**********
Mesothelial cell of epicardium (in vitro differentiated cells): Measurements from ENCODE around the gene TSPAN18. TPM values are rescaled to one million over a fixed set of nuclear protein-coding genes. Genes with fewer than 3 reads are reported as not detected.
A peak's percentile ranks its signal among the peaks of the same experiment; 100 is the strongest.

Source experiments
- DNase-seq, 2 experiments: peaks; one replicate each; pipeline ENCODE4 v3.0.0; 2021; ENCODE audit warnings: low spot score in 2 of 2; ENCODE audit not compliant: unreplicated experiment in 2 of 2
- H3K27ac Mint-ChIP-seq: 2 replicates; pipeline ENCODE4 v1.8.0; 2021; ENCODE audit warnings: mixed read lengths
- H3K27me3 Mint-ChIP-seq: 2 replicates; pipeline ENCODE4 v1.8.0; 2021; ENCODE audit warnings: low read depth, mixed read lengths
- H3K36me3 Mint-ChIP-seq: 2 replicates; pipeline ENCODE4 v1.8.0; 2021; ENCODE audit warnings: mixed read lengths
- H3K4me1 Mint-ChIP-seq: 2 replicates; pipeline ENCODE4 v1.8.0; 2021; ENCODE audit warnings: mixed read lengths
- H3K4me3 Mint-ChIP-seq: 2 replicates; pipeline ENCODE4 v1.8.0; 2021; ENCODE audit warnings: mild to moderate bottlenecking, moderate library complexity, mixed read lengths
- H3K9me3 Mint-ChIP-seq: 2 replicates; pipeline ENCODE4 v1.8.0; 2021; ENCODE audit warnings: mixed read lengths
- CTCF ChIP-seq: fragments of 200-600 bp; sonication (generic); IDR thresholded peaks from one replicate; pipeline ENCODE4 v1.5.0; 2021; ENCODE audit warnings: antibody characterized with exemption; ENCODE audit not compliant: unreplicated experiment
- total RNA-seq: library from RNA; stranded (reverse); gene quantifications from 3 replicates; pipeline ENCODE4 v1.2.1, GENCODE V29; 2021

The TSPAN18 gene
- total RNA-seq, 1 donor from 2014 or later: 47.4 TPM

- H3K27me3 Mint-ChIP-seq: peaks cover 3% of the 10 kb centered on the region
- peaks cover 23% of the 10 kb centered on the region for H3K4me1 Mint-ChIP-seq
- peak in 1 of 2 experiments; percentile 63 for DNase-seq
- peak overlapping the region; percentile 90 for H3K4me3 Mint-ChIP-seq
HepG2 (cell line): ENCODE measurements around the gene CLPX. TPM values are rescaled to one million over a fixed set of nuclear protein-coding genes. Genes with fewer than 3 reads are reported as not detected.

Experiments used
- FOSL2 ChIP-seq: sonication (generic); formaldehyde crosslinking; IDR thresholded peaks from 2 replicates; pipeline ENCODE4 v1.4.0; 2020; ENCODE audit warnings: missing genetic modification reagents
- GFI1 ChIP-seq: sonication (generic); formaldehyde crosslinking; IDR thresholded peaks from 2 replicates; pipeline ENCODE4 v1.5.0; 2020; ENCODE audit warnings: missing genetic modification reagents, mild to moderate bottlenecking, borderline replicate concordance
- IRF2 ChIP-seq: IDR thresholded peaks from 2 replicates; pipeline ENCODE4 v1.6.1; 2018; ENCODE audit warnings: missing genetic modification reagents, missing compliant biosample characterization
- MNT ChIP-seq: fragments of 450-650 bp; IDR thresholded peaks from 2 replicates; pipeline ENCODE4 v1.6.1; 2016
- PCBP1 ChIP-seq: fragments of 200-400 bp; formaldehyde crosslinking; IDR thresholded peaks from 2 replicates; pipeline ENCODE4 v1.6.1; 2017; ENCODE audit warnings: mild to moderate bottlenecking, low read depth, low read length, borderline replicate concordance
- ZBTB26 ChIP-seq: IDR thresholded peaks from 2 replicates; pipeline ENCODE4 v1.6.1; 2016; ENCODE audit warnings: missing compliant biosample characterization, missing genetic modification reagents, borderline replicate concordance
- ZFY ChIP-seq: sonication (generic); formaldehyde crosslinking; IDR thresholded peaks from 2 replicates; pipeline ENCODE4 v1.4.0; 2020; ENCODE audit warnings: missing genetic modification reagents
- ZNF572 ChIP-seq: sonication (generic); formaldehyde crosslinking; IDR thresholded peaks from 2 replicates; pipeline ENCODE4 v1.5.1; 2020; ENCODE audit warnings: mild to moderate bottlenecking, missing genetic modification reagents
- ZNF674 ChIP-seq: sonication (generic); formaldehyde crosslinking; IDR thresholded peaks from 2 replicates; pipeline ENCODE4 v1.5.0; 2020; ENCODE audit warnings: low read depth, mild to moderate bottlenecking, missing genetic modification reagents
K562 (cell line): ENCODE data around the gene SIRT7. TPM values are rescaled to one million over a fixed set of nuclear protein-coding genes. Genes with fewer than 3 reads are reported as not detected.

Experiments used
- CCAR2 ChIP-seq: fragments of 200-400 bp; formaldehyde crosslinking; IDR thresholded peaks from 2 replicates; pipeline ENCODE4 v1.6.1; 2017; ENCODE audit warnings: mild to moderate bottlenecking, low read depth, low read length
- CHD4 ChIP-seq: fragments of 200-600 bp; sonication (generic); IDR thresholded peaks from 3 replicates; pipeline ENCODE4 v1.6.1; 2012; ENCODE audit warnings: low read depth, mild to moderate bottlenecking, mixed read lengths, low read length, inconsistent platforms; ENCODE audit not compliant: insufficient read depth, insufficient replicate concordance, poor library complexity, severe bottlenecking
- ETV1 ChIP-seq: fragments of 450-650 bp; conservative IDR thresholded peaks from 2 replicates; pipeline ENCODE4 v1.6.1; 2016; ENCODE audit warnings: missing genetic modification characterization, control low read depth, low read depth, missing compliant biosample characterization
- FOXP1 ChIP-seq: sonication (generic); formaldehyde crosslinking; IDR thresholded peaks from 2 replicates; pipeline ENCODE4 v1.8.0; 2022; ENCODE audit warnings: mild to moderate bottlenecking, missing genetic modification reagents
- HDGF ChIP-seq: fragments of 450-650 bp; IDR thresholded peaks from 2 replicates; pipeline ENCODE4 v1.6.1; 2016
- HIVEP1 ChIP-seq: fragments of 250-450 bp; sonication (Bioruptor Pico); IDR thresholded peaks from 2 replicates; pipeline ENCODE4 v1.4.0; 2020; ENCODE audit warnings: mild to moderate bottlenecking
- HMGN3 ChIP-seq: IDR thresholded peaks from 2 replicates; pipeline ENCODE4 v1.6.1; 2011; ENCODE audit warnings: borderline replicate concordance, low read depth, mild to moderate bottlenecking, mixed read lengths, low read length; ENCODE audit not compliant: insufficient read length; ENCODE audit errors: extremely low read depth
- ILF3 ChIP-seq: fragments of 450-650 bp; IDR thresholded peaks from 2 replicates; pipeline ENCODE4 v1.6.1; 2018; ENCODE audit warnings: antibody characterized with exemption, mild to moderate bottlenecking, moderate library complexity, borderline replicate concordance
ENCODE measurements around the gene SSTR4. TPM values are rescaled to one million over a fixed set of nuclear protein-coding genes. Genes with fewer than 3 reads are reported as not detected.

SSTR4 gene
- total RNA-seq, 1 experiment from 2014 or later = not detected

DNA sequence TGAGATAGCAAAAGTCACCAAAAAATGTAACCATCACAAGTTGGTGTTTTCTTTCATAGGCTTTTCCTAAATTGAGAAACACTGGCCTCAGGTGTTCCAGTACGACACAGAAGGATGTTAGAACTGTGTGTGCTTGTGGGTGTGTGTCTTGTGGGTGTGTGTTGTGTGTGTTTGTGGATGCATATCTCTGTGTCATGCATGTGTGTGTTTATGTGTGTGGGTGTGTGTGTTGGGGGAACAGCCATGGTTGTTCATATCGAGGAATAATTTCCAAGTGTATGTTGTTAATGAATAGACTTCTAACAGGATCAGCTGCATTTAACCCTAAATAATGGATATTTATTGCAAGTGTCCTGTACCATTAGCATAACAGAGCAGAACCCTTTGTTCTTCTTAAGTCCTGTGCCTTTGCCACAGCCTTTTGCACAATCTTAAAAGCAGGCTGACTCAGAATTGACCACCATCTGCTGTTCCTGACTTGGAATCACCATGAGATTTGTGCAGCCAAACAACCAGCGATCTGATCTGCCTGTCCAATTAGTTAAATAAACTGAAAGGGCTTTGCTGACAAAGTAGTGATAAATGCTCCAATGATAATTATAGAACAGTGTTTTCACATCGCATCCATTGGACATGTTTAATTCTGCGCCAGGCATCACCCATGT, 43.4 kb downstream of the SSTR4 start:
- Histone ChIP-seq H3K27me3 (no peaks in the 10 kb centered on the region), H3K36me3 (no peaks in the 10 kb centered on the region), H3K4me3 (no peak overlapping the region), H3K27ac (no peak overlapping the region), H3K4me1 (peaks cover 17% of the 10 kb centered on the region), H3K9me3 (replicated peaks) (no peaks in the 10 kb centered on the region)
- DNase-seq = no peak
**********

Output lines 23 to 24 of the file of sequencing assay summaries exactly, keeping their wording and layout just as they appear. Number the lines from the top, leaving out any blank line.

- IRF2 ChIP-seq: IDR thresholded peaks from 2 replicates; pipeline ENCODE4 v1.6.1; 2018; ENCODE audit warnings: missing genetic modification reagents, missing compliant biosample characterization
- MNT ChIP-seq: fragments of 450-650 bp; IDR thresholded peaks from 2 replicates; pipeline ENCODE4 v1.6.1; 2016